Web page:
Shootings like the one Wednesday at Fort Hood by an Iraq war veteran struggling with mental health issues are indicative of an "epidemic" in the United States, says Dr. Scott McFarland, medical director of Emergency Management Technologies.
"Mental health catastrophes have reached epidemic proportions in this country. One-third of the patients that come into the emergency department are on some sort of mind-altering medication, prescribed or otherwise," he told Newsmax TV's John Bachman, J.D. Hayworth, and Andi Tillis on "America's Forum" Thursday.
"Thirty years ago, teenagers didn't come into our emergency department on anti-depressants. There is a prolific use of mind-altering drugs, theoretically to enhance people's self-esteem, their confidence. I don't know if all the people in these shootings were on medication, but who knows the side effects of these drugs. Are we taking somebody who's miserable and turning him into a monster? I really don't have that answer, but I do know that there's an unusual amount of mind-altering drugs."
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McFarland maintained there is a strong correlation between some mental health drugs and suicide.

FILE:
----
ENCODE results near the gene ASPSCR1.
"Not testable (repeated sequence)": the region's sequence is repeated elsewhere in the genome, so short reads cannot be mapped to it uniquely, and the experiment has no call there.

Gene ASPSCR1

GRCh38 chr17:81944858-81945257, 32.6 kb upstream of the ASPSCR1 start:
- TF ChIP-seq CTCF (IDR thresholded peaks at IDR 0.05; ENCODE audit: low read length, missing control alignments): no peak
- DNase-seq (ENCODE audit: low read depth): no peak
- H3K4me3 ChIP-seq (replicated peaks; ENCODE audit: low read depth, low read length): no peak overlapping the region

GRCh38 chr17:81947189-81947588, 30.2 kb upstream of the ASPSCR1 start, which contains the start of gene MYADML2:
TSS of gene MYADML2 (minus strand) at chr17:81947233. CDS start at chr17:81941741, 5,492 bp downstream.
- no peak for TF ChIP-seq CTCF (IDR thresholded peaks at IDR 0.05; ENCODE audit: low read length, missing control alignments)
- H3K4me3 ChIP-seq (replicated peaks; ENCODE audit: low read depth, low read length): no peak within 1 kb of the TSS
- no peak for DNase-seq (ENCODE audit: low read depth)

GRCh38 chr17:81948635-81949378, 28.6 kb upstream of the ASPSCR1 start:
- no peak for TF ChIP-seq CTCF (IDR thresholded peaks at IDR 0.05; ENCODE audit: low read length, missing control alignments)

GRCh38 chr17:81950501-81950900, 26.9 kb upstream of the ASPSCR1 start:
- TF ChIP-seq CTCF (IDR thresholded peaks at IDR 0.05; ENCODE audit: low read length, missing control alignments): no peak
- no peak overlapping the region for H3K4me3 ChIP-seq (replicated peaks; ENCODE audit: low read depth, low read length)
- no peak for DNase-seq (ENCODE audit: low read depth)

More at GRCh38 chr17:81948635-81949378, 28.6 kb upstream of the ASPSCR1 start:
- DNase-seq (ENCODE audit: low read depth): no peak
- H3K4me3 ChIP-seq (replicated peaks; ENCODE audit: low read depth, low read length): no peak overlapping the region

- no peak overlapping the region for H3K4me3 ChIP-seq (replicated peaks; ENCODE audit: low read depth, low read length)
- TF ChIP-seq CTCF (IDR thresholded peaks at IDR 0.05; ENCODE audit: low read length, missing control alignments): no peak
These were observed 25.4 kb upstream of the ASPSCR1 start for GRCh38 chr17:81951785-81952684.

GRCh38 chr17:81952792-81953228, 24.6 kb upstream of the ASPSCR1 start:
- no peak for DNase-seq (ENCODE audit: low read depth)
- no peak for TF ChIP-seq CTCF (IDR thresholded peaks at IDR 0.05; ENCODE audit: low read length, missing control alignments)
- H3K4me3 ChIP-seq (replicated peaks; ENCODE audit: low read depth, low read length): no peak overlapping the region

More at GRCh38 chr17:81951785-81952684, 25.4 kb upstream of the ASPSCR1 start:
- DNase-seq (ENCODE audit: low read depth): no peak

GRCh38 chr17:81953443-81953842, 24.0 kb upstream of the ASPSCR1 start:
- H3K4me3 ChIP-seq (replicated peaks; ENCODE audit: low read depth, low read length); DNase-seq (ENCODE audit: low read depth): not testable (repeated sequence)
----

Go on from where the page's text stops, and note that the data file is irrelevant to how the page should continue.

"Now you have a little bit more energy, but you're still frustrated, you're still confused about life, you're still angry at one issue or another, but now you have the energy to do something about it, and a lot of people choose to end their anguish by killing themselves," he explained.
McFarland said that is one reason he supports the Baker Act, which allows for the involuntary institutionalization and examination of an individual.
"I find great fault with the military that still lets these people who may be suffering from all kinds of mental illnesses —schizophrenia, bipolar disease, deep depression —and now they've got a firearm at their disposal to do something about it. And particularly now, they've got automatic weapons to take other people with them to end this confusion and horrible suffering that they go through every day."
Asked how he would advise the Veterans Administration on mental health facilities, McFarland replied, "Everyone needs to be encouraged to discuss their mental health issues. If you feel bad, then you have to have somebody to talk to about it."
"Military has the best opportunity because they can tell their soldiers what to do. If they think you have to be restricted to your barracks or seek counseling on a regular basis, you know, for six weeks, two months or whatever it takes until we think that you're stable enough to get back into service."
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